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Mycoplasma pneumoniae is a small bacterium transmitted via organism-containing droplets. It is a cause of upper respiratory infection, pharyngitis, and tracheobronchitis, particularly in children, and has been associated with approximately 20% of cases of community acquired pneumonia.(1) Central nervous system and cardiac manifestations are probably the most frequent extrapulmonary complications of infections due to Mycoplasma pneumoniae. The disease is usually self-limited although severe disease has been reported in immunocompromised patients.(2)
Identification of Mycoplasma pneumoniae by culture-based methods is time consuming and insensitive. Serology based assays for Mycoplasma pneumoniae have several drawbacks. The development of IgM antibodies takes approximately 1 week and the IgM response in adults may be variable or it may be decreased in immunosuppressed individuals.(3,4) Confirmation of the disease may be dependent on the observation of a 4-fold rise in IgG antibody titers between acute and convalescent specimens, several weeks following the initial onset of illness, providing clinical utility only for retrospective testing.(4) Real-time PCR offers a rapid and sensitive option for detection of Mycoplasma pneumoniae DNA from clinical specimens.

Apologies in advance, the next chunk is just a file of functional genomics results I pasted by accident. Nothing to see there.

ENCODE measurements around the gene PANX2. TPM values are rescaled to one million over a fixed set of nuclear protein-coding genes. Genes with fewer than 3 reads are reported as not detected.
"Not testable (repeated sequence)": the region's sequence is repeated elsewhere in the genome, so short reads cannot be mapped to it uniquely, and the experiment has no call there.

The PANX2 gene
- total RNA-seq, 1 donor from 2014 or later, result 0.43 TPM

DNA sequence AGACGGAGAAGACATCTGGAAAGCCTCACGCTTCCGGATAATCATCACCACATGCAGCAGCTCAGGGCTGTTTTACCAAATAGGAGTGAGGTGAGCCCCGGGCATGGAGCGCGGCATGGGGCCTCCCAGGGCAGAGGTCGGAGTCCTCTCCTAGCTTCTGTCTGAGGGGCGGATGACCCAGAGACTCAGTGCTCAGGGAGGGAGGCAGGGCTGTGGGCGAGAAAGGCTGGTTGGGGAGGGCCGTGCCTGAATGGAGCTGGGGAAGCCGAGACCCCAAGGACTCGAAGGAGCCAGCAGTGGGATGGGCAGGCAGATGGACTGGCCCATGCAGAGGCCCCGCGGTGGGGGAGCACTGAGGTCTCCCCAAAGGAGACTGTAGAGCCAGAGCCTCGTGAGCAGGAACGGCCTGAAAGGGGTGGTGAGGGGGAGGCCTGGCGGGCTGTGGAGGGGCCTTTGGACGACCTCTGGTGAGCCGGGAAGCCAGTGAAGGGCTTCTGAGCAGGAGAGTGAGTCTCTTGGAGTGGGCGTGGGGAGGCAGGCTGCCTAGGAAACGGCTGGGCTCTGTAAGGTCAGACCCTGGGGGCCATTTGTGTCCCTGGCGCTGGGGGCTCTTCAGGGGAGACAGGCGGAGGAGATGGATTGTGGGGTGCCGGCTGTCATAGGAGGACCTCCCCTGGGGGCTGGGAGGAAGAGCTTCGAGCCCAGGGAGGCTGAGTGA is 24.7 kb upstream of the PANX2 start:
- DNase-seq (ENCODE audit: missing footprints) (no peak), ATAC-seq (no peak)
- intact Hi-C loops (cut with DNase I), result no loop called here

Diagnosis of infections due to Mycoplasma pneumoniae
A positive result indicates the presence of Mycoplasma pneumoniae.
A negative result does not rule out the presence of Mycoplasma pneumoniae and may be due to the presence of inhibitors within the specimen matrix, or the presence of organisms at numbers below the limits of detection of the assay.
This assay should only be used for testing of respiratory tract specimens (throat swabs, nasopharyngeal swabs, tracheal secretions, sputum, and bronchoalveolar lavage fluid) and pleural/chest fluid, pericardial fluid, and cerebrospinal fluid.
3. Daxboeck F, Krause R, Wenisch C: Laboratory diagnosis of Mycoplasma pneumoniae infection. Clin Microbiol Infect 2003;9:263-273